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Conservatives accuse Twitter of burying House Republican’s accounts
Neither of the congressman’s accounts appear in the ‘search all’ dropdown results.
Rep. Matt Gaetz (R-Fla.) may be the first congressman to fall victim to Twitter’s latest plan to manage “troll-like” behavior on its platform. Users found that neither his personal nor official accounts were appearing in the “search all” function’s dropdown results.
The issue was first discovered by user Ali Alexander, who tweeted screenshots of his attempts to search for the Republican lawmaker via the Twitter mobile application.
— Ali Alexander (@ali) July 24, 2018
You can spell or misspell one of the most newsworthy Congressmen in the country and nothing comes up.
See screenshot above and below.
— Ali Alexander (@ali) July 24, 2018
A discussion ensued beneath Alexander’s thread, with many other users posting similar screenshots claiming to have had the same experience.
I can’t see his account. I also can’t see the largest independent conservative news youtuber @markdice it seems twitter is ramping up censorship for upcoming elections. No wonder they oppose net neutrality for social networks pic.twitter.com/QPj0Old5pc
— constitutionalist (@DownforJohn) July 24, 2018
Same, doesn’t show up on mine either
— Adam Robertson (@adamrobertson48) July 24, 2018
— Joe Shikhman (@JoeShikhman) July 24, 2018
Other users claimed to have found his accounts easily and dismissed the initial tweets as a right-wing conspiracy. One individual, who appeared to be logged in via a desktop, posted proof that a search had turned up both the congressman’s accounts.
Or undereducated, cuck, Conservatives can learn to spell the name they are searching for correctly. pic.twitter.com/aA99b9Ke9j
— All Your Base (@WeOwnYourBase) July 24, 2018
Corroborating the claims of Alexander, however, several Daily Dot staffers found that searches for “rep matt gaetz” and “matt gaetz” on the Twitter mobile app and desktop failed to turn up the accounts via the search-assisting drop down of suggestions.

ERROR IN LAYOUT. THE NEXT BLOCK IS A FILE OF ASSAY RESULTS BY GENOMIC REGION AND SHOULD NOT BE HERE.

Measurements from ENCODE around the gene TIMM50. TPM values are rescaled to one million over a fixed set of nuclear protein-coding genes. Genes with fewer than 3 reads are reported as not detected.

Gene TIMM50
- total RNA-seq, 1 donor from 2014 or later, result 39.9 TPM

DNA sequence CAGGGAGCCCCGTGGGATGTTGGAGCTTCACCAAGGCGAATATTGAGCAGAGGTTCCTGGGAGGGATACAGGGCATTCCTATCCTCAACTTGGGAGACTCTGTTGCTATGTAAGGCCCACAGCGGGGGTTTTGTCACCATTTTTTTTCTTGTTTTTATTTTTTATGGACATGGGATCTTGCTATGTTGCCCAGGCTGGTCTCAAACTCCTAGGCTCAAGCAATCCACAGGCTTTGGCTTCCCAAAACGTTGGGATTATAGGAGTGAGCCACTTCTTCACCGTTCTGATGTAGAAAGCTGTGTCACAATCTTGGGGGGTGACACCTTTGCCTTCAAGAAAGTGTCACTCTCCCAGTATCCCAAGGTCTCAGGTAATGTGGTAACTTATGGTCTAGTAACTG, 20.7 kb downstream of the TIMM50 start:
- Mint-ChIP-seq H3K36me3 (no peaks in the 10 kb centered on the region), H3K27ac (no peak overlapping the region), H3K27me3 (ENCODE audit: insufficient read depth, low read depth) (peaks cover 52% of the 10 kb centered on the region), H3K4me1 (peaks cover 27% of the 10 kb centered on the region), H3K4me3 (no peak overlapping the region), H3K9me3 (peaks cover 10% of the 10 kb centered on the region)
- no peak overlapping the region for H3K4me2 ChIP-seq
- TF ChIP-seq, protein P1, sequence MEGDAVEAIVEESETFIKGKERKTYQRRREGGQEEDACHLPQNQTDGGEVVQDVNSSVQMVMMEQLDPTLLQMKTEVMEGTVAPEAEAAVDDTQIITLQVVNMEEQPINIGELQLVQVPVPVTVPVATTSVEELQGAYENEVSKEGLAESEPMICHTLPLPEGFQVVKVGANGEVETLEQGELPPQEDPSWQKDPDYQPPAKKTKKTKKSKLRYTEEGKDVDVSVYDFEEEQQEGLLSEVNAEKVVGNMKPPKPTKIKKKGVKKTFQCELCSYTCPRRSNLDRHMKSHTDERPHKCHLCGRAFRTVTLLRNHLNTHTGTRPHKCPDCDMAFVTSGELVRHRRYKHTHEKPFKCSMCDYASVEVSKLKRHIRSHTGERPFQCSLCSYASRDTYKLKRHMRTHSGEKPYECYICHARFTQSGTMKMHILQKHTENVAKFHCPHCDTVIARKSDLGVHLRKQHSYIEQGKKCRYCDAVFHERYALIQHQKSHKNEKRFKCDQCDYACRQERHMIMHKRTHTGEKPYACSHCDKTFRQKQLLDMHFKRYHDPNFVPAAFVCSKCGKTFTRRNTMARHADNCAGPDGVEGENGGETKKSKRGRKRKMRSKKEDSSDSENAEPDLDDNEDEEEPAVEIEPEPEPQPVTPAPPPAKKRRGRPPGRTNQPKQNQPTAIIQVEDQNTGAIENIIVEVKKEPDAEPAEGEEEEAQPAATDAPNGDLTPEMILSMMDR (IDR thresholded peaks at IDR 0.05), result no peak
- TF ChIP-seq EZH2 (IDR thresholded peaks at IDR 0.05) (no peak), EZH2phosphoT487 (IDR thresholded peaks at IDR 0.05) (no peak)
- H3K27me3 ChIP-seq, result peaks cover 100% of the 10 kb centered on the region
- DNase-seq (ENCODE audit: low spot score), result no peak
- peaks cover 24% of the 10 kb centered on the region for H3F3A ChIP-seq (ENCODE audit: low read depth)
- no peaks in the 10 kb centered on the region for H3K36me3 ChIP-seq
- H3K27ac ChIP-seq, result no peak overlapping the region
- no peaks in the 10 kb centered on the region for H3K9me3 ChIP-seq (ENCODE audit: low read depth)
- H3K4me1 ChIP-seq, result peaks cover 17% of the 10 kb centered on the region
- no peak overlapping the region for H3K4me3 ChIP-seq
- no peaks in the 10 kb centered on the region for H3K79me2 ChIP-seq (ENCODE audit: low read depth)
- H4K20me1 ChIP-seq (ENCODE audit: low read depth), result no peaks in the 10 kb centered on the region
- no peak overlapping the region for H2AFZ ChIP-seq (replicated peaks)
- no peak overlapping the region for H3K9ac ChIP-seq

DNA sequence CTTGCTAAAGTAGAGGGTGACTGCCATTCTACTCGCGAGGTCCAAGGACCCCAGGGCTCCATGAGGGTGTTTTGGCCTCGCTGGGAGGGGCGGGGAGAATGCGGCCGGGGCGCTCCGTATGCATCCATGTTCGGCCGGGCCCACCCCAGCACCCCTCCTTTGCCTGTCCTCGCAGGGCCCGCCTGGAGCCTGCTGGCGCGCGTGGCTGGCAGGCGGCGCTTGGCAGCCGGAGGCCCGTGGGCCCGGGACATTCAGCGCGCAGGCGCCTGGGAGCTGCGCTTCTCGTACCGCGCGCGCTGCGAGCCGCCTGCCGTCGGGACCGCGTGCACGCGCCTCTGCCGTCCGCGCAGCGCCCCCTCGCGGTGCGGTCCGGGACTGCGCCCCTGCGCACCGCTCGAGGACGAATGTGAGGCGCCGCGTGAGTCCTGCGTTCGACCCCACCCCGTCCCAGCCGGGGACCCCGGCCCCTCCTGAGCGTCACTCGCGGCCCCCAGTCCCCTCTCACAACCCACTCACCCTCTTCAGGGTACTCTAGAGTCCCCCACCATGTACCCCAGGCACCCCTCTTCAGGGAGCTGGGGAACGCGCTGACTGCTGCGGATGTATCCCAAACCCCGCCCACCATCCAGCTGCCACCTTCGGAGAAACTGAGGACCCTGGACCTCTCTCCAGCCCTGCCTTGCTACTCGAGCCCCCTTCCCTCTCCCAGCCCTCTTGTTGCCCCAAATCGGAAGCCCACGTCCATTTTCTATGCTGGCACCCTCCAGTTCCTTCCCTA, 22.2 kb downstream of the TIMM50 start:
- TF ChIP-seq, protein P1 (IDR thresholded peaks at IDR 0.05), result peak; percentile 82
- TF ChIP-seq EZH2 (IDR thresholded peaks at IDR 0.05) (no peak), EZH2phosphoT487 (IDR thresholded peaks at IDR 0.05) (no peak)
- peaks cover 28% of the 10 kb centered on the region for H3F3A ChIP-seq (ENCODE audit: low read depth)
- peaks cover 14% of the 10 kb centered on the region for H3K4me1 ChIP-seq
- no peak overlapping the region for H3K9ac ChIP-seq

A search for “daily dot,” on the other hand, turned up a list of suggested accounts.
New ranking behavior and search algorithms are thought to be part of Twitter’s overall plan, announced in May, to tackle “troll-like behavior” on the platform. The changes were recently investigated by Gizmodo, which reported that several prominent far-right accounts were being demoted or removed from search results and that “Twitter seems to intend to reduce the ease with which these personalities can grow their followings.”
Interestingly, Gizmodo found that “Search all” on desktop and a search using the “People” tab, on either desktop or mobile, occasionally turned up the expected results. This might help explain why Gaetz’s accounts appeared for some user and not others.
The discovery of search results for Gaetz’ accounts has underlined for some conservatives the theory that Twitter is actively conspiring to target and censor right-wing voices and users. It’s unclear exactly how Twitter is deciding which accounts are dropped from search results.
As a House member, Gaetz’s Twitter account should be visible for his constituents to connect with him.
But he has used his account to push appearances on InfoWars, the notorious fake news site, and promote what some would consider alt-right conspiracy theories, once saying there was a secret cabal within the FBI working to take down President Donald Trump.
Twitter did not immediately return the Daily Dot’s request for comment.
Update 8:30am CT, July 25: In a response to the Daily Dot, Twitter said that Gaetz and others not appearing in search was something they were aware of, and working to correct.
“As we have said before, we do not shadowban. We are aware that some accounts are not automatically populating in our search box, and shipping a change to address this,” said a Twitter spokesperson. “The profiles, Tweets and discussions about these accounts do appear when you search for them.”
Editor’s note: This article has been updated
David Gilmour is a reporter who specializes in national politics, internet culture, and technology. He previously covered civil liberties, crime, and politics for Vice.